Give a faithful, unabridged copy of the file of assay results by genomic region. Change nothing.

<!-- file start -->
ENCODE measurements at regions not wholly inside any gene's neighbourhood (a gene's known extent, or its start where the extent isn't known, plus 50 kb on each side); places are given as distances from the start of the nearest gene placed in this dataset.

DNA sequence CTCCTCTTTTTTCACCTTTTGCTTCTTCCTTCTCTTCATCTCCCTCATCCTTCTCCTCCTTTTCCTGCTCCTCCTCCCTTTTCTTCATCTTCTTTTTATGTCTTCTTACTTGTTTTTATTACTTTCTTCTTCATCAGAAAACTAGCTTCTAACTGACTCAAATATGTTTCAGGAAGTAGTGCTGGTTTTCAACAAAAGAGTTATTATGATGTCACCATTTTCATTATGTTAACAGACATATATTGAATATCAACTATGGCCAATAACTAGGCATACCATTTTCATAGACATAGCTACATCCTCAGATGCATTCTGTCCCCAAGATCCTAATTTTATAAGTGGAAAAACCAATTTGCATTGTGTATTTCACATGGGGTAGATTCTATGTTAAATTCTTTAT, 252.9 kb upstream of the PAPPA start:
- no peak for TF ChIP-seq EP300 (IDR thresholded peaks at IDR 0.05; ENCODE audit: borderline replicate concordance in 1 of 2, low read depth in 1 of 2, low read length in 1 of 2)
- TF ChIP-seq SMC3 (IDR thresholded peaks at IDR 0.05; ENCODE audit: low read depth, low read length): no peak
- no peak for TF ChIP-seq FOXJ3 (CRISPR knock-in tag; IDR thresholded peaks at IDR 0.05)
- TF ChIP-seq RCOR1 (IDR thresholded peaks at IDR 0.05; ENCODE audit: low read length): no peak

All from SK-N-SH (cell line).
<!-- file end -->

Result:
ENCODE measurements at regions not wholly inside any gene's neighbourhood (a gene's known extent, or its start where the extent isn't known, plus 50 kb on each side); places are given as distances from the start of the nearest gene placed in this dataset.

DNA sequence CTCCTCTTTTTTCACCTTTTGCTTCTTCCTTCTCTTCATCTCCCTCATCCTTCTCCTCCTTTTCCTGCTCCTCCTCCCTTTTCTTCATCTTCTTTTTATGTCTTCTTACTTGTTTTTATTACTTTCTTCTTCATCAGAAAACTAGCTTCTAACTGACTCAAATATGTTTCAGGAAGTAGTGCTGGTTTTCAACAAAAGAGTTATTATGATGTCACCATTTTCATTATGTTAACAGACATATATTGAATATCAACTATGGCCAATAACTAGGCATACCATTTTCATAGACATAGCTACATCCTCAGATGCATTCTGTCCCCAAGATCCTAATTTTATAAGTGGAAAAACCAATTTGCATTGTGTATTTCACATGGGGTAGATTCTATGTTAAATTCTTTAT, 252.9 kb upstream of the PAPPA start:
- no peak for TF ChIP-seq EP300 (IDR thresholded peaks at IDR 0.05; ENCODE audit: borderline replicate concordance in 1 of 2, low read depth in 1 of 2, low read length in 1 of 2)
- TF ChIP-seq SMC3 (IDR thresholded peaks at IDR 0.05; ENCODE audit: low read depth, low read length): no peak
- no peak for TF ChIP-seq FOXJ3 (CRISPR knock-in tag; IDR thresholded peaks at IDR 0.05)
- TF ChIP-seq RCOR1 (IDR thresholded peaks at IDR 0.05; ENCODE audit: low read length): no peak

All from SK-N-SH (cell line).